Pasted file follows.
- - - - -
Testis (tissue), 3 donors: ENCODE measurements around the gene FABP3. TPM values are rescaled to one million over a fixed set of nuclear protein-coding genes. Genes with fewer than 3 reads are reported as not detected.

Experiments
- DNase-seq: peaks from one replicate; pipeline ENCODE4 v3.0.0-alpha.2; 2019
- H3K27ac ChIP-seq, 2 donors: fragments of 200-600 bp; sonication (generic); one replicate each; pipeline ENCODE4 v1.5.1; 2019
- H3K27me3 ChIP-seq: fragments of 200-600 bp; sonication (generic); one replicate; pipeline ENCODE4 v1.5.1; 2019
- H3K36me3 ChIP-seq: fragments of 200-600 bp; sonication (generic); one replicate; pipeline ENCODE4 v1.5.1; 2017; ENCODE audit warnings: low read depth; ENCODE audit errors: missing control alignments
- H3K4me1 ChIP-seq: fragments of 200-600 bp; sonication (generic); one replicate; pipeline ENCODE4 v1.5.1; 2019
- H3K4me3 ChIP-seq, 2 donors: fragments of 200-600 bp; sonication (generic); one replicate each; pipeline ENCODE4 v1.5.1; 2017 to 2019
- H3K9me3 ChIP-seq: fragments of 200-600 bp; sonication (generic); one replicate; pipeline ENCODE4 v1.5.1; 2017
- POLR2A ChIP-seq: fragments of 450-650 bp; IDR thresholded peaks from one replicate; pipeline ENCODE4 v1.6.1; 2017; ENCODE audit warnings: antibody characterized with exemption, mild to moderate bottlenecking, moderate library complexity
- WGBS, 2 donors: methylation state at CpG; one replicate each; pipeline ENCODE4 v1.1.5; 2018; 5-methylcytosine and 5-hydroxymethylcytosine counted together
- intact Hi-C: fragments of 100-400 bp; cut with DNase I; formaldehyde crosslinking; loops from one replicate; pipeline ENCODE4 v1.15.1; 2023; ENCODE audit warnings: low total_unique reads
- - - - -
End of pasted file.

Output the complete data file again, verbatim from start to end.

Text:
Testis (tissue), 3 donors: ENCODE measurements around the gene FABP3. TPM values are rescaled to one million over a fixed set of nuclear protein-coding genes. Genes with fewer than 3 reads are reported as not detected.

Experiments
- DNase-seq: peaks from one replicate; pipeline ENCODE4 v3.0.0-alpha.2; 2019
- H3K27ac ChIP-seq, 2 donors: fragments of 200-600 bp; sonication (generic); one replicate each; pipeline ENCODE4 v1.5.1; 2019
- H3K27me3 ChIP-seq: fragments of 200-600 bp; sonication (generic); one replicate; pipeline ENCODE4 v1.5.1; 2019
- H3K36me3 ChIP-seq: fragments of 200-600 bp; sonication (generic); one replicate; pipeline ENCODE4 v1.5.1; 2017; ENCODE audit warnings: low read depth; ENCODE audit errors: missing control alignments
- H3K4me1 ChIP-seq: fragments of 200-600 bp; sonication (generic); one replicate; pipeline ENCODE4 v1.5.1; 2019
- H3K4me3 ChIP-seq, 2 donors: fragments of 200-600 bp; sonication (generic); one replicate each; pipeline ENCODE4 v1.5.1; 2017 to 2019
- H3K9me3 ChIP-seq: fragments of 200-600 bp; sonication (generic); one replicate; pipeline ENCODE4 v1.5.1; 2017
- POLR2A ChIP-seq: fragments of 450-650 bp; IDR thresholded peaks from one replicate; pipeline ENCODE4 v1.6.1; 2017; ENCODE audit warnings: antibody characterized with exemption, mild to moderate bottlenecking, moderate library complexity
- WGBS, 2 donors: methylation state at CpG; one replicate each; pipeline ENCODE4 v1.1.5; 2018; 5-methylcytosine and 5-hydroxymethylcytosine counted together
- intact Hi-C: fragments of 100-400 bp; cut with DNase I; formaldehyde crosslinking; loops from one replicate; pipeline ENCODE4 v1.15.1; 2023; ENCODE audit warnings: low total_unique reads